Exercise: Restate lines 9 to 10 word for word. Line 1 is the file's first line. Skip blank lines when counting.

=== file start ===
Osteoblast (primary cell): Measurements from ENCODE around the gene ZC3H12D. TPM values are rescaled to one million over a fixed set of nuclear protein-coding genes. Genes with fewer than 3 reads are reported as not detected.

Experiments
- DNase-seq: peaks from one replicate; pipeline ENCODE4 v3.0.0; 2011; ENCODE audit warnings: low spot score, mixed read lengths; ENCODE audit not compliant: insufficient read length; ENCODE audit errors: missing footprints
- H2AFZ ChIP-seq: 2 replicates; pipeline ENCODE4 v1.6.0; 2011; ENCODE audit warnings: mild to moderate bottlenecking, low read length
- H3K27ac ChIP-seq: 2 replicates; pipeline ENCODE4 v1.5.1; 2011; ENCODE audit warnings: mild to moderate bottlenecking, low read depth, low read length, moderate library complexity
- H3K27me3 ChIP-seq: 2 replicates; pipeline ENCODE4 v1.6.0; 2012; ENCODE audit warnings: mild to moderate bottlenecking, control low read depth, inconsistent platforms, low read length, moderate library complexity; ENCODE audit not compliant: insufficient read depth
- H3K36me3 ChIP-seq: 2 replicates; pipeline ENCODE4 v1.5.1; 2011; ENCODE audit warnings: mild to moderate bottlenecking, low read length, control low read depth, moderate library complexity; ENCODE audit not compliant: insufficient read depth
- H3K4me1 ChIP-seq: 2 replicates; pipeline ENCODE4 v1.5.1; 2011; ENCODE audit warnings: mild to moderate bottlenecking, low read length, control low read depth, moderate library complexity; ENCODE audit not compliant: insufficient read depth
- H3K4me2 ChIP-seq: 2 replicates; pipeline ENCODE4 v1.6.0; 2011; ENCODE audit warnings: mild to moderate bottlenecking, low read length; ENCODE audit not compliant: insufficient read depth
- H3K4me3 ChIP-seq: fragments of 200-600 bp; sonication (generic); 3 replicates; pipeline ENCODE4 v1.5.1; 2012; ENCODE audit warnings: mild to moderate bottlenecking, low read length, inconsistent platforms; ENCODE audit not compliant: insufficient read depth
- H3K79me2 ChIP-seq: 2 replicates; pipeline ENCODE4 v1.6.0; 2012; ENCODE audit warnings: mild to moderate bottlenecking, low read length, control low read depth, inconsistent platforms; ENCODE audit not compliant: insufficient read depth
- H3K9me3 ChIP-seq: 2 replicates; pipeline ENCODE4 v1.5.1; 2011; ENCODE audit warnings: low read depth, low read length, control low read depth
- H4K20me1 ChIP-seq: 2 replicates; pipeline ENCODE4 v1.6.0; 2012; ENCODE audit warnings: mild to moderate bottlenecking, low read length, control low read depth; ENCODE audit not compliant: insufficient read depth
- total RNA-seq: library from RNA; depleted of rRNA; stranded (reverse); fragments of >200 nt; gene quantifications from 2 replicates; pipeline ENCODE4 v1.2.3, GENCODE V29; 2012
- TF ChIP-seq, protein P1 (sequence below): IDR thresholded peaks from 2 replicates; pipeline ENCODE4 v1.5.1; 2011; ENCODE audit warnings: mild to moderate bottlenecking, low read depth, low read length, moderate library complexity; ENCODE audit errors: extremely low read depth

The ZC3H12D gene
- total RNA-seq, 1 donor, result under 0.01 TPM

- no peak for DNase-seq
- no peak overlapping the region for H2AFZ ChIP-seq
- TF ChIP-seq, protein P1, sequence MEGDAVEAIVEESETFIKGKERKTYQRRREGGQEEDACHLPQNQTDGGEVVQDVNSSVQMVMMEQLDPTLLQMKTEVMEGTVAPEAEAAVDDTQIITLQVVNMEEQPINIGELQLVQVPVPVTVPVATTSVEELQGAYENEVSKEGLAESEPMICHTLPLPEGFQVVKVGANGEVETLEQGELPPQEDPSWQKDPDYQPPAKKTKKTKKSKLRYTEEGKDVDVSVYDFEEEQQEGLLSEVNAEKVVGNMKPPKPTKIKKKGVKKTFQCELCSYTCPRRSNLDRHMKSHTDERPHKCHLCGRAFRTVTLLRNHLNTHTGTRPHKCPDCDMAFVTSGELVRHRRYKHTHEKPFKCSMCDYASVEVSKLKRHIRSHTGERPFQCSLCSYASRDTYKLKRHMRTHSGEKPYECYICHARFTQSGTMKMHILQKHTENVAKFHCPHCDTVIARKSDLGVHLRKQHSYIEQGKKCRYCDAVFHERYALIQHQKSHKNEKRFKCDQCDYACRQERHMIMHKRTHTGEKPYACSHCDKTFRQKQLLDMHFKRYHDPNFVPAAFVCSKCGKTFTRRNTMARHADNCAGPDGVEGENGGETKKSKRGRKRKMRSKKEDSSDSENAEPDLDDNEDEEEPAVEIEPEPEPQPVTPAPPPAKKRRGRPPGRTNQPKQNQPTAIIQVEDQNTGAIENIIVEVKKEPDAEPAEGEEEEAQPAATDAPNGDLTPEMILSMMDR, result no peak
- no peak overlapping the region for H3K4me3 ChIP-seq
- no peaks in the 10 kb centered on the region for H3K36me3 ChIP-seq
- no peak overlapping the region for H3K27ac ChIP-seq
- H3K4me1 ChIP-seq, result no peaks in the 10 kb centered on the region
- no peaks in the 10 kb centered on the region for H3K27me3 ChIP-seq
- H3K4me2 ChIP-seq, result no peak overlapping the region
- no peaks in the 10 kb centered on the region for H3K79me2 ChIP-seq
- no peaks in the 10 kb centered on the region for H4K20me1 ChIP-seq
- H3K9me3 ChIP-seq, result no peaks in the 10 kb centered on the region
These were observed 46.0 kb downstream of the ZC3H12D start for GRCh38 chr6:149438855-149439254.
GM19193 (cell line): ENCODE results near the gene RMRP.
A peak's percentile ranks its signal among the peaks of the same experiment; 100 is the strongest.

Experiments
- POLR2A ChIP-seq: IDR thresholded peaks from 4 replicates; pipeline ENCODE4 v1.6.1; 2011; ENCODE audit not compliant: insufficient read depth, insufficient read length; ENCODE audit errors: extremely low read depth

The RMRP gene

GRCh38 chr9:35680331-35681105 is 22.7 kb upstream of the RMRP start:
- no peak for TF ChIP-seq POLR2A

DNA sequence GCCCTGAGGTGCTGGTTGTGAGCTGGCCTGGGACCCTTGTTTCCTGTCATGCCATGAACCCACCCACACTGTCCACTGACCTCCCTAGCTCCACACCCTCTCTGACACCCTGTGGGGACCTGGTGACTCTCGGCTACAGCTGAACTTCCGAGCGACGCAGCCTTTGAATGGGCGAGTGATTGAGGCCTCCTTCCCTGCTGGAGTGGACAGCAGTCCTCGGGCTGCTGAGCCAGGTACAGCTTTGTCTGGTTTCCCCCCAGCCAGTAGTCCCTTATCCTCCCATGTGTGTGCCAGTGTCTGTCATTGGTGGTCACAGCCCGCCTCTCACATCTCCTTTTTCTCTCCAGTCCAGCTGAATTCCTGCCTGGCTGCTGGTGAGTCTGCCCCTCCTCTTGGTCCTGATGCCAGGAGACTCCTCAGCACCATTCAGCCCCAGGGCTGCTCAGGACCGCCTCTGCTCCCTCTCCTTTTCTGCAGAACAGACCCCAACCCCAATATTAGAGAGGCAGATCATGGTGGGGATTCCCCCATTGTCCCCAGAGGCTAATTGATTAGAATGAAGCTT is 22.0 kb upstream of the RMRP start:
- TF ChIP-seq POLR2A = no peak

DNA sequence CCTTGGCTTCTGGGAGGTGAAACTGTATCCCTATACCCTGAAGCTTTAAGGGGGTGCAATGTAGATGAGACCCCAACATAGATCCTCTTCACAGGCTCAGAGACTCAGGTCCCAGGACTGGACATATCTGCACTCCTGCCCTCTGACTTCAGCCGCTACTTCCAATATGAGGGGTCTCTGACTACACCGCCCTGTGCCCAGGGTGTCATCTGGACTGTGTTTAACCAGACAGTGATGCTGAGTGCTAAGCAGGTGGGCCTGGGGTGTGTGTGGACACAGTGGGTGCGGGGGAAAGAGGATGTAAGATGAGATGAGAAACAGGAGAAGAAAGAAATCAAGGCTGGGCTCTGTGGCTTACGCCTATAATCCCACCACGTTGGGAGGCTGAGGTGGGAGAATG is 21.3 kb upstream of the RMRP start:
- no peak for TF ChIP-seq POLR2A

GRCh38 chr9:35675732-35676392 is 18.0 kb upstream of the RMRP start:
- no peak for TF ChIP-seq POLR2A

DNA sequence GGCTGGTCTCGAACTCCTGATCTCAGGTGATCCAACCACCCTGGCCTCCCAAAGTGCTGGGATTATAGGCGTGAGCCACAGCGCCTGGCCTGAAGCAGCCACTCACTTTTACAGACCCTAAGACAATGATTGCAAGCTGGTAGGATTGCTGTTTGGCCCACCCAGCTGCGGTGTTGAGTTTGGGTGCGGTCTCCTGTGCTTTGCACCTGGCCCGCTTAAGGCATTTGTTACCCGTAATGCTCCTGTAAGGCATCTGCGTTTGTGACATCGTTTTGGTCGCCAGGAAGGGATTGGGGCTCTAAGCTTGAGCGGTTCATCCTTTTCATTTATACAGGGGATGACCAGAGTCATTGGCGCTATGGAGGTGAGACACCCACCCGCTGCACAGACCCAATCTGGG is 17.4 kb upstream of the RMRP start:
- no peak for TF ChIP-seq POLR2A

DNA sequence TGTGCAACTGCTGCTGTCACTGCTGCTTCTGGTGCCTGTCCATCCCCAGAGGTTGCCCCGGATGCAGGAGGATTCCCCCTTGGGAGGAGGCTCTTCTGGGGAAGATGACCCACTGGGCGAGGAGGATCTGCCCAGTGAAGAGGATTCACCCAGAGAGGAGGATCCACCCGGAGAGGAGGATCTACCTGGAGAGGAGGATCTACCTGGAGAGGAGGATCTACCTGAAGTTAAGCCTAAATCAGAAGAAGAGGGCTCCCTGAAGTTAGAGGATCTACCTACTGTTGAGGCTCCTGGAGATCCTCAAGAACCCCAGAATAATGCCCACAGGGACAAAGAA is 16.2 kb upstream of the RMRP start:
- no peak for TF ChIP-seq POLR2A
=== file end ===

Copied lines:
- H3K4me2 ChIP-seq: 2 replicates; pipeline ENCODE4 v1.6.0; 2011; ENCODE audit warnings: mild to moderate bottlenecking, low read length; ENCODE audit not compliant: insufficient read depth
- H3K4me3 ChIP-seq: fragments of 200-600 bp; sonication (generic); 3 replicates; pipeline ENCODE4 v1.5.1; 2012; ENCODE audit warnings: mild to moderate bottlenecking, low read length, inconsistent platforms; ENCODE audit not compliant: insufficient read depth